Michael J. Baker | Snell & Wilmer | May 9, 2016
As we move further into the 21st century, we continue to see new trends develop in project delivery for the construction industry. The industry is experimenting with different project delivery formats and combining them with the incorporation of Building Information Modeling (BIM) into the design and construction process. Todayʼs contract trends are moving beyond the traditional Design – Bid/Price – Build delivery format into a more collaborative approach. The developer of a project, whether public or private, now has multiple format choices including Design–Build, Integrated Project Delivery (IPD), Construction Manager At Risk (CMAR), Public Private Partnership (PPP) and variations of lean delivery philosophy incorporated into design and construction delivery methodologies.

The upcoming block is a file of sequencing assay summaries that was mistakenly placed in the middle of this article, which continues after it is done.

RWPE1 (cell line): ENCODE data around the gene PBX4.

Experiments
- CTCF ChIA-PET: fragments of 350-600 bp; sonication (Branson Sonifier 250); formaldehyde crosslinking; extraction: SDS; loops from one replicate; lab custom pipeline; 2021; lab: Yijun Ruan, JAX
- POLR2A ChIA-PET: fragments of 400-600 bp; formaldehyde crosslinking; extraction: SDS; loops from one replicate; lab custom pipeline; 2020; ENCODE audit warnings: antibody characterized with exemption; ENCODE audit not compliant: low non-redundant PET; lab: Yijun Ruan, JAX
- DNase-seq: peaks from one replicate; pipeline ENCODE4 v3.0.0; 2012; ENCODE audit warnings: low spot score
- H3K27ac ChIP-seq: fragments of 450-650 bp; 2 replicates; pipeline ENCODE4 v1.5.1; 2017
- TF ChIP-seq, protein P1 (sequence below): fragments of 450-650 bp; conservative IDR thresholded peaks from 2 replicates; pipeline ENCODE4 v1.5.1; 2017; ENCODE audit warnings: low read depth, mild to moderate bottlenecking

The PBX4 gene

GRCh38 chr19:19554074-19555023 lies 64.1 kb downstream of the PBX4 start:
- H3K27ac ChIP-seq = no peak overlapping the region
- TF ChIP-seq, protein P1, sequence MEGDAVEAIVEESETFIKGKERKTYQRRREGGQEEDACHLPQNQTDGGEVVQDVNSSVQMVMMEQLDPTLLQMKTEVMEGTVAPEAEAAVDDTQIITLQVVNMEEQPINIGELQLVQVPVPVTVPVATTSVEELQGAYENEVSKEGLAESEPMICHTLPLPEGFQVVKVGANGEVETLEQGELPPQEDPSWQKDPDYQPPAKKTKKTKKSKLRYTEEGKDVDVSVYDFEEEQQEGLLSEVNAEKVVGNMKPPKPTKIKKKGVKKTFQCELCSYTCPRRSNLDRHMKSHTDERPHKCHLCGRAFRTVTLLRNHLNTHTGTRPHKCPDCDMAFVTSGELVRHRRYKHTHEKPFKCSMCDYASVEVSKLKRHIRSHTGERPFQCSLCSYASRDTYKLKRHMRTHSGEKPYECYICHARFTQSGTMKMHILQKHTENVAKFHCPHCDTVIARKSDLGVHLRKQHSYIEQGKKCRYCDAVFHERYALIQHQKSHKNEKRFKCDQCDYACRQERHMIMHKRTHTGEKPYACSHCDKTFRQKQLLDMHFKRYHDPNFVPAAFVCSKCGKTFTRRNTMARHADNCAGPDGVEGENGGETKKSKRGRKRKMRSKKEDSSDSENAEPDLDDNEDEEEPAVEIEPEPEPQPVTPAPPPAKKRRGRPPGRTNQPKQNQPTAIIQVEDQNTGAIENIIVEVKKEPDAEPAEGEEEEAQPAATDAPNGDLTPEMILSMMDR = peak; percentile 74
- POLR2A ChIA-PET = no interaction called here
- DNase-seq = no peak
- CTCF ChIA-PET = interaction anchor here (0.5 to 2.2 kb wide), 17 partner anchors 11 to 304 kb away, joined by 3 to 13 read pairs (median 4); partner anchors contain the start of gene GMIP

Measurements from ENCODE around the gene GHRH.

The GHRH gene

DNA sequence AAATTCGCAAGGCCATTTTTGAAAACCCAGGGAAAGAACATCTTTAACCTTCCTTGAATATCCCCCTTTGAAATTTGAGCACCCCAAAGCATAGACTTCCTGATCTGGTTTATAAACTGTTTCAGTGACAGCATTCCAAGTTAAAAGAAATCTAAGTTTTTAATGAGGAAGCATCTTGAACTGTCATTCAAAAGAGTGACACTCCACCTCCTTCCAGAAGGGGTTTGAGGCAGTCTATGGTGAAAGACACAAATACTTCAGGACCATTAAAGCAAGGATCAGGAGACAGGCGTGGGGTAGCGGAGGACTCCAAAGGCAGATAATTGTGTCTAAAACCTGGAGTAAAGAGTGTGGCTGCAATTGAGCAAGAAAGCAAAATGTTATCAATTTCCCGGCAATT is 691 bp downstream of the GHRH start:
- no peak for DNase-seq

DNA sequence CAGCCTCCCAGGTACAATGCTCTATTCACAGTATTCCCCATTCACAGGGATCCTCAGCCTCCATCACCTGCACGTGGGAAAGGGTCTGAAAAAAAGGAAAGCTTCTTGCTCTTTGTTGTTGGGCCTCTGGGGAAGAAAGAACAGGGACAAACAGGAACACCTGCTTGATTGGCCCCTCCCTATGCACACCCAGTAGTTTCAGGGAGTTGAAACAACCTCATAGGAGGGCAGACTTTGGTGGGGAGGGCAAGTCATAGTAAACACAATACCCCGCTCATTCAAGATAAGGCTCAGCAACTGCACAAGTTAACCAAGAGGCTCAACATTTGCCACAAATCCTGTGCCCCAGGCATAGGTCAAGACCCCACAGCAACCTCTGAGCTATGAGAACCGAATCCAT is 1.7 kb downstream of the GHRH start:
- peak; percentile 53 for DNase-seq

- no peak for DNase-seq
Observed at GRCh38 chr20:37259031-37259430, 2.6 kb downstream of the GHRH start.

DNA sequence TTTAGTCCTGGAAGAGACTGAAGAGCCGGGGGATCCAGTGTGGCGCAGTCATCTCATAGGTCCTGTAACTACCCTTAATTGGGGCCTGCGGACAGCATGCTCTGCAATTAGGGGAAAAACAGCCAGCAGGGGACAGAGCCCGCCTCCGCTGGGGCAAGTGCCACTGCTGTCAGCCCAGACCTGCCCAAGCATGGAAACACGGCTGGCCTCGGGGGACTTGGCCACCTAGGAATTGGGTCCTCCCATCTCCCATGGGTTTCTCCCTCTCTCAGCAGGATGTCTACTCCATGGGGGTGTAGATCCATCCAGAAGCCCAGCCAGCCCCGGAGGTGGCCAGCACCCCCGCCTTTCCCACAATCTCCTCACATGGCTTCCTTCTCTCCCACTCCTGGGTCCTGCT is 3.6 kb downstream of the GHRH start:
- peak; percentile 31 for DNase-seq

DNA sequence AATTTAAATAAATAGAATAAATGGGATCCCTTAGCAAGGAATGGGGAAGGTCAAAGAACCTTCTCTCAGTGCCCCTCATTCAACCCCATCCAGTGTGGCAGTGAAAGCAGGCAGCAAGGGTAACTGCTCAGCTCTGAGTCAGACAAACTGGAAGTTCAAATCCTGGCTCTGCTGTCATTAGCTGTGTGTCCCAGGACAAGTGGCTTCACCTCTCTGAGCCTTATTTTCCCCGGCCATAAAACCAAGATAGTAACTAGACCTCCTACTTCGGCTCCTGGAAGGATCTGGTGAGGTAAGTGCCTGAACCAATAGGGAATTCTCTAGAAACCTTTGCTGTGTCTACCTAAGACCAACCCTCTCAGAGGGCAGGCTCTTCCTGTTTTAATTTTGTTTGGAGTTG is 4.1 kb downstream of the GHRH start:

Documented productivity gains and reduction of disputes anticipated with these formats have yet to materialize. The amount of data is not yet significant enough to determine what is best. The promise of productivity advancements and avoidance of costly dispute resolution remains unfulfilled. Some would argue these new contract format trends open a new frontier to greater complexity with unanticipated and nontraditional risk.
If progress is to be made utilizing newer formats, there needs to be more focus to better manage the risk and complexity these formats bring to the process. Success with these formats is largely dependent on collaboration which cannot be underestimated in terms of making these alternate formats reach their productivity potential. There is also a greater need to simplify the payment process which has grown unnecessarily complex in terms of procedural requirements to get paid. There has been great focus on Alternate Dispute Resolution (ADR) to resolve disputes over the past decade, but not enough commitment has gone into dispute avoidance which is a function of collaboration.